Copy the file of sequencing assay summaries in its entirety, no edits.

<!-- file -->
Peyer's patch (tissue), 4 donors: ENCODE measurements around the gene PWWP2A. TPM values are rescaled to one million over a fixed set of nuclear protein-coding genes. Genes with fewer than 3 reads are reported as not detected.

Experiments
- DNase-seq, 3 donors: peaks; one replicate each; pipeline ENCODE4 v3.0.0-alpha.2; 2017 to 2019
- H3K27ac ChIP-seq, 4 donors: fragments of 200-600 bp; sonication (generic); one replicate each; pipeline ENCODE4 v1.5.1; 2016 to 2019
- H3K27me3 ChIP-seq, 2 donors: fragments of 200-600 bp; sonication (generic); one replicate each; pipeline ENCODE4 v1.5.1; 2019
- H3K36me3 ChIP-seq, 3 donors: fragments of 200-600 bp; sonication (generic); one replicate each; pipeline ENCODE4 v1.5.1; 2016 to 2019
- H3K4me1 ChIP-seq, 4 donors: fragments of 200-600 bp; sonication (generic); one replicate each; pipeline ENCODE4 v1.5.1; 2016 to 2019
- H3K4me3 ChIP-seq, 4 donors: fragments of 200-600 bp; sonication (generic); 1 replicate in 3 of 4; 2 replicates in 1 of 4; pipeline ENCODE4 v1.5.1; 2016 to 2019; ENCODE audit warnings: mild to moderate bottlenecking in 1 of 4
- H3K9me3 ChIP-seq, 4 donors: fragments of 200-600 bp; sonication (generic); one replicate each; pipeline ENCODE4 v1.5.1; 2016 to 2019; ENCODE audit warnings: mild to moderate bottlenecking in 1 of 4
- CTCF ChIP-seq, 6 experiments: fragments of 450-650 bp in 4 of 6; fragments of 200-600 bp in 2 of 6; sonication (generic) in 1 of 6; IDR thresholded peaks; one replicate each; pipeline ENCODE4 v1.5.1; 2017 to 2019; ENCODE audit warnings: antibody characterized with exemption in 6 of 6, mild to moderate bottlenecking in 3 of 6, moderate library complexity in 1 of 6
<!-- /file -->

Peyer's patch (tissue), 4 donors: ENCODE measurements around the gene PWWP2A. TPM values are rescaled to one million over a fixed set of nuclear protein-coding genes. Genes with fewer than 3 reads are reported as not detected.

Experiments
- DNase-seq, 3 donors: peaks; one replicate each; pipeline ENCODE4 v3.0.0-alpha.2; 2017 to 2019
- H3K27ac ChIP-seq, 4 donors: fragments of 200-600 bp; sonication (generic); one replicate each; pipeline ENCODE4 v1.5.1; 2016 to 2019
- H3K27me3 ChIP-seq, 2 donors: fragments of 200-600 bp; sonication (generic); one replicate each; pipeline ENCODE4 v1.5.1; 2019
- H3K36me3 ChIP-seq, 3 donors: fragments of 200-600 bp; sonication (generic); one replicate each; pipeline ENCODE4 v1.5.1; 2016 to 2019
- H3K4me1 ChIP-seq, 4 donors: fragments of 200-600 bp; sonication (generic); one replicate each; pipeline ENCODE4 v1.5.1; 2016 to 2019
- H3K4me3 ChIP-seq, 4 donors: fragments of 200-600 bp; sonication (generic); 1 replicate in 3 of 4; 2 replicates in 1 of 4; pipeline ENCODE4 v1.5.1; 2016 to 2019; ENCODE audit warnings: mild to moderate bottlenecking in 1 of 4
- H3K9me3 ChIP-seq, 4 donors: fragments of 200-600 bp; sonication (generic); one replicate each; pipeline ENCODE4 v1.5.1; 2016 to 2019; ENCODE audit warnings: mild to moderate bottlenecking in 1 of 4
- CTCF ChIP-seq, 6 experiments: fragments of 450-650 bp in 4 of 6; fragments of 200-600 bp in 2 of 6; sonication (generic) in 1 of 6; IDR thresholded peaks; one replicate each; pipeline ENCODE4 v1.5.1; 2017 to 2019; ENCODE audit warnings: antibody characterized with exemption in 6 of 6, mild to moderate bottlenecking in 3 of 6, moderate library complexity in 1 of 6